Top Adventure Games
Recommendations from the Adventure Gamers staff
The adventure genre has often been home to ambitious indie developers, but without widescale distribution, it can be hard for these games to get the exposure they deserve. Since you won't find them on regular store shelves, don't forget about these self-published titles.
In Gone Home, you don’t solve puzzles. There are no action sequences, no dialogues between characters, no use-this-on-that inventory, no cutscenes. This game’s sole pastime is exploration, its singular focus on a teenage girl’s high school experience. Many people read books for the opportunity to see life through someone else’s eyes, but it’s rare for a game to do it as well as this one does.
With their first commercial game, the indie developers behind subAtomic and Plan M have engineered a delightfully surreal retro sci-fi comic adventure. In an era where trains rules the galaxy, space piracy and alien invasion are a very real danger, and it's up to an unlikely pair of protagonists to stop them using only their wits, a few tools, and a joke every minute. You can set your watch by it, as the laughs are delivered right on time.
When the fate of the universe's space-time continuum is at stake, you might hope for someone a little more reliable than a former small-time rocker with a drinking problem. But Bob Marshall surprisingly proved his chops in the first Quantumnauts, and now he's back in Midian Design's bigger and better pop culture-laden sci-fi sequel. This time around, Bob finds himself worshiped as a god on a planet of robots, but all he really wants is to get back home.
For most developers, a game about a gender-ambiguous film-noir private eye with rudimentary black-and-white claymation figures and cardboard sets, virtually self-solving puzzles, and a story that plays out largely through song would be utterly unthinkable. But from indie developer Deirdra Kiai, anything other than a thought-provoking and utterly eccentric adventure that thumbs its nose at conventions would be a surprise. And somehow she manages to make it all work with whimsy, audacity, and a lot of brass polka.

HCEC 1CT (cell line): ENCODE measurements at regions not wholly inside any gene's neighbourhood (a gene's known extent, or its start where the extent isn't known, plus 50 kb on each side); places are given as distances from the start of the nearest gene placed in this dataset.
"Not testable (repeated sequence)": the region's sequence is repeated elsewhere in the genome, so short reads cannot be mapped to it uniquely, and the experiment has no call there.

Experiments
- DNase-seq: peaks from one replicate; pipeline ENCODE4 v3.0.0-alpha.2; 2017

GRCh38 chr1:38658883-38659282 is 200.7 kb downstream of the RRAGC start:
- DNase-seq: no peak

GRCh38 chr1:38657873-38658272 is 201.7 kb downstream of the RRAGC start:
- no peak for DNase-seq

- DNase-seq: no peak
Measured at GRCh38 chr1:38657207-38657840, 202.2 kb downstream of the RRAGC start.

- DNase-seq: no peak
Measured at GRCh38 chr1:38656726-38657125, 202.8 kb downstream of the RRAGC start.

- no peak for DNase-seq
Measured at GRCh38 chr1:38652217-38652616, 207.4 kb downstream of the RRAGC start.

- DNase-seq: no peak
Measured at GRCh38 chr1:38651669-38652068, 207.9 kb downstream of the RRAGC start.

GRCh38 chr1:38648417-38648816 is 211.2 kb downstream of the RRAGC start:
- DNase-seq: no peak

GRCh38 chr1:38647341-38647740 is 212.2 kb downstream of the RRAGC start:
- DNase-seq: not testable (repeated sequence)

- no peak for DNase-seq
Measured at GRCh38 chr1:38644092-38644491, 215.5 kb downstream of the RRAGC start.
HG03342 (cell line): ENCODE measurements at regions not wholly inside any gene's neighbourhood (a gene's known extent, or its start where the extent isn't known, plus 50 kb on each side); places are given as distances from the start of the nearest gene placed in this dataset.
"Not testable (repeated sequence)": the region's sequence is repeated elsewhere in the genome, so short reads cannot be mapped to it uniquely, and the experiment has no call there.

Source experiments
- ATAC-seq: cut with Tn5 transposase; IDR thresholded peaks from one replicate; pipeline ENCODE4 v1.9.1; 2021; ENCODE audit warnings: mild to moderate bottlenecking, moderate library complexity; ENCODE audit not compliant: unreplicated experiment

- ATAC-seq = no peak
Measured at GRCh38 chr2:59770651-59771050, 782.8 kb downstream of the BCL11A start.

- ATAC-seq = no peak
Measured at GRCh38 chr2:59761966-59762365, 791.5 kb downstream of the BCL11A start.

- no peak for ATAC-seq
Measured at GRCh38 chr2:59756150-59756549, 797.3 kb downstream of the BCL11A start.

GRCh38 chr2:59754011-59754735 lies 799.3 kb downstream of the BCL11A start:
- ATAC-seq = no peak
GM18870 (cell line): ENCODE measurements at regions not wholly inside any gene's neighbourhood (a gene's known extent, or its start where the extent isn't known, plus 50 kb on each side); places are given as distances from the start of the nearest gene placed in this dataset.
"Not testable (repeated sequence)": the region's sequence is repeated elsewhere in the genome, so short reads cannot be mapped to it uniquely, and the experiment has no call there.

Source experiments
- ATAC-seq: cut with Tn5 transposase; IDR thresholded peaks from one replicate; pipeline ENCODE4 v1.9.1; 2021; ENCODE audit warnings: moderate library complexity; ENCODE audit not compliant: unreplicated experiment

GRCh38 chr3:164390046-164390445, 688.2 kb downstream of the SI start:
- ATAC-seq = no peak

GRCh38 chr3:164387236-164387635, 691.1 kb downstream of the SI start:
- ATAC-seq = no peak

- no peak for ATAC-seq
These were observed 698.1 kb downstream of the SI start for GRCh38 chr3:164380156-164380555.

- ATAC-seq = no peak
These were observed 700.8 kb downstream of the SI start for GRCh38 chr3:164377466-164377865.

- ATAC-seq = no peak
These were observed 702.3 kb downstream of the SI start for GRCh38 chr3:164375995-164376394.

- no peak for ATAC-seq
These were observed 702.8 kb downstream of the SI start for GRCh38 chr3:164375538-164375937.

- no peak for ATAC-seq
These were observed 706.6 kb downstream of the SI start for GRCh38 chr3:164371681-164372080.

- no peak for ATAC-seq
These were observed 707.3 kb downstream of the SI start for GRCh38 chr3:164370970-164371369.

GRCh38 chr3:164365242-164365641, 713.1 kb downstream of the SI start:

In terms of worldwide attention, the murder of Prime Minister Olof Palme in 1986 may not rank right up there with the assassinations of Lincoln and Kennedy, but in Sweden it remains the country's most famous unsolved case. Now it's Carol Reed's turn to take a crack at this decades-old mystery, and the ninth adventure for the amateur sleuth provides another scenic photography tour and the same entertaining detective work series fans have come to expect.
It's not really named after aspirin, but with all the brain-straining puzzles in ASA, maybe it should be! We mean that in the very best way, of course, as this solitary indie adventure is a classic first-person puzzler with photorealistic environments, node-based navigation, challenging puzzles with no hand-holding (you'll need your hands for all the note-taking you'll be doing), and an intriguing sci-fi backstory to discover.
Route Zero is a lonely highway in an isolated area of Kentucky. Or maybe it isn't. It doesn't seem to be on the map, but the locals all tell you that's the way to your destination. Except the locals might not really be there either. Such mysteries are at the heart of one man's beautiful, minimalist journey through the Bluegrass State. Like an interactive poem with a David Lynch influence, what this episodic series lacks in gameplay it more than makes up in immersive, melancholy atmosphere.
If you looked up the term "independent adventure" in the dictionary, you might just see a picture of Kairo – a stark, minimalist, monochromatic screenshot of basic geometrical shapes. With no real story, characters, or even inventory, this is the kind of game only an indie creator could make. It's bold, it's daring, and it works. A bit like a surreal Myst puzzler made out of LEGO, there's really nothing else out there quite like it.
5 | Aug 22, 2014
1 | Aug 20, 2014
3 | Aug 18, 2014
6 | Aug 15, 2014
0 | Aug 12, 2014
2 | Aug 4, 2014